Have the Ravens Given Joe Flacco Enough Weapons to Defend Their Title?

Mike FastContributor IMay 20, 2013

Feb 3, 2013; New Orleans, LA, USA; Baltimore Ravens quarterback Joe Flacco (5) runs from San Francisco 49ers linebackers NaVorro Bowman (53) and Ahmad Brooks (55) during Super Bowl XLVII at the Mercedes-Benz Superdome. Mandatory Credit: Chuck Cook-USA TODAY Sports

The Ravens drafted one wide receiver (Aaron Mellette) and retained their top tight end (Dennis Pitta) while their other key tight end (Ed Dickson) is likely to sign his restricted free-agent tender soon. Other than that, their offseason acquisitions have been mostly defensive players.

Does that mean Baltimore doesn't have enough offensive talent to compete for the Super Bowl XLVIII title? No. It means the Ravens trust the skill position players they currently have on their roster.

Ray Rice, Torrey Smith, Bernard Pierce and Jacoby Jones are all dynamic playmakers. They possess unique skills that enable them to beat defenses in different ways. They're also able to be the focal point of an offensive game plan if the coaching staff so chooses.

Last year Baltimore set a team record for points scored in a single season (398). That mark was also good for 10th in the NFL.

The Ravens attempted 560 passes and rushed 444 times in 2012. In other words their pass-to-run ratio was 55.8 percent to 44.2 percent.

In terms of league-wide trends, the median amount of pass attempts per team last season was 559. The median amount of rush attempts per team last season was 437. Or, on average, NFL teams passed 56.1 percent of the time and ran 43.9 percent of the time.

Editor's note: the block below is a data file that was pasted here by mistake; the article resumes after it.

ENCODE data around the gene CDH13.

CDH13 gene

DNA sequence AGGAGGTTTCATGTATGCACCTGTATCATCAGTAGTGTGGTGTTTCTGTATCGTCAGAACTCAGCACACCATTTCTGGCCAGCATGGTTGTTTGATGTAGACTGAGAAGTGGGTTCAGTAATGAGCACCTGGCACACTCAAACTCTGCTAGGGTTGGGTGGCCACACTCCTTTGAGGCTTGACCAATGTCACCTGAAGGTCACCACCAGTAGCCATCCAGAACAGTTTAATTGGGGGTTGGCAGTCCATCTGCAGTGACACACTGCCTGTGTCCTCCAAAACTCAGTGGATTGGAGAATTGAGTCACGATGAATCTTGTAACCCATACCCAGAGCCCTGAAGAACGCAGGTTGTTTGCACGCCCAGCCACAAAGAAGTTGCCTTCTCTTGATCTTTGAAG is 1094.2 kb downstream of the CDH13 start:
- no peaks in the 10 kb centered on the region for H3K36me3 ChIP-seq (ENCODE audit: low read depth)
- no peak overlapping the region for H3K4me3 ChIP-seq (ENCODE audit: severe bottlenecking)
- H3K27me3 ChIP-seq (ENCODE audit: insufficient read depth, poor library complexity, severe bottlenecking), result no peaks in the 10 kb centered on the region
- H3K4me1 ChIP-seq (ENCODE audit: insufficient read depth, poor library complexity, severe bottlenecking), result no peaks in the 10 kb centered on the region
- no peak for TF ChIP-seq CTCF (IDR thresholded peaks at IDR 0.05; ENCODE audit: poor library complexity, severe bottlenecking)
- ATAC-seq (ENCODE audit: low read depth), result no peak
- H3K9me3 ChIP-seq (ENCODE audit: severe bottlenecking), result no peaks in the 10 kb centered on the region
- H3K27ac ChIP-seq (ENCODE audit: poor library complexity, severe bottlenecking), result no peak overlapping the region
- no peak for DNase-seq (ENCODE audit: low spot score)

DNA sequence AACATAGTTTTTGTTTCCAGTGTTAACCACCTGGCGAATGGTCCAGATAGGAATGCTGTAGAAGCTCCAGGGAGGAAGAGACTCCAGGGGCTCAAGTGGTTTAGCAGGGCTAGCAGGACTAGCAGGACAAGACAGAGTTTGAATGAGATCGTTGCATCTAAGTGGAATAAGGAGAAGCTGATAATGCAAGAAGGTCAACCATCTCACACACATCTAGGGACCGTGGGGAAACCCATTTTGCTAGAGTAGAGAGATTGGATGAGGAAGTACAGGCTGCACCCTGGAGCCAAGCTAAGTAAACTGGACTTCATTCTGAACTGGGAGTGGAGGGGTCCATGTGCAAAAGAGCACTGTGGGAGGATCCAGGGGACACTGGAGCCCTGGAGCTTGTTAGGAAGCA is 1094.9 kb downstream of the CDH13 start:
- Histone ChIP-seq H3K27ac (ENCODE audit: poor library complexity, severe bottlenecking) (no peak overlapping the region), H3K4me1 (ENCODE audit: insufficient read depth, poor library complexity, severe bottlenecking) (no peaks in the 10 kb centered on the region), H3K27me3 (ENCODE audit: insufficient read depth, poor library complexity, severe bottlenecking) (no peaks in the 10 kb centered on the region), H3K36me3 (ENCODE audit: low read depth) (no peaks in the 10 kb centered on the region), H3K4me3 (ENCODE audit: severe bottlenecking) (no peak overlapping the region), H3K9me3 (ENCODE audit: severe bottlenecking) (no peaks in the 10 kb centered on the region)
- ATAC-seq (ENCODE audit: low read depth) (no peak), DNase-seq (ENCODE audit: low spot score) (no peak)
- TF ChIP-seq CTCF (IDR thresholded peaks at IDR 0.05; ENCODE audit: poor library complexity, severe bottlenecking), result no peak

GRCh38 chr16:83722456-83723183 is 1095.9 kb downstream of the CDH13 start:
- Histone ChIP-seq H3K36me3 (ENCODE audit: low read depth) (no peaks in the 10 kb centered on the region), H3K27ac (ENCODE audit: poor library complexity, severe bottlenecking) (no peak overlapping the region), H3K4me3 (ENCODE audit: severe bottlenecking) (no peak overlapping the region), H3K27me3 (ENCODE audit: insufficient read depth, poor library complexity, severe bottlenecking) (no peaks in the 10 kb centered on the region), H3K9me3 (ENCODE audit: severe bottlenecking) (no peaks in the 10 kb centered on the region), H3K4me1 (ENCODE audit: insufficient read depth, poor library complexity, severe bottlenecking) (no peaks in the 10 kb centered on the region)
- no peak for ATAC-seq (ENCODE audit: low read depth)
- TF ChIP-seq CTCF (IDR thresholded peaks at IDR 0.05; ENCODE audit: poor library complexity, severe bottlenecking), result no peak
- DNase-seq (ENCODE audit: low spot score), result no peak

As you can see, the Ravens scored a lot of points and withstood a change of offensive coordinators while maintaining balanced play calling.

But as we all know, no team is the same each year. How did the Ravens change on offense from 2012 to 2013? Matt Birk retired and Anquan Boldin was traded to the 49ers.

While Birk was valuable, he didn't have the impact Boldin did in last year's playoffs.

So the question becomes: Will the Ravens be able to withstand the loss of Boldin?

Most likely.

After gaining over 1,000 receiving yards in three of his first four seasons, Boldin has gained over 1,000 receiving yards in just two of his last six seasons.

In 2012, Boldin caught four touchdowns in the regular season while averaging 58 receiving yards per game. In the playoffs, Boldin caught four touchdowns and averaged 95 yards receiving per game.

Basically Baltimore had to decide if they wanted to pay Boldin $6 million in base salary in 2013. Sure he had an outstanding postseason, but his regular season was rather average.

As long as Flacco has Rice (26), Smith (24), Pitta (27) and a good offensive line, he and the Ravens offense should be just fine.

Baltimore could very well have enough offensive talent and not compete for a Super Bowl. Offense is only one third of a team's makeup.

But if offensive talent was the sole indication of a team's playoff chances, the Ravens are currently in a very good position.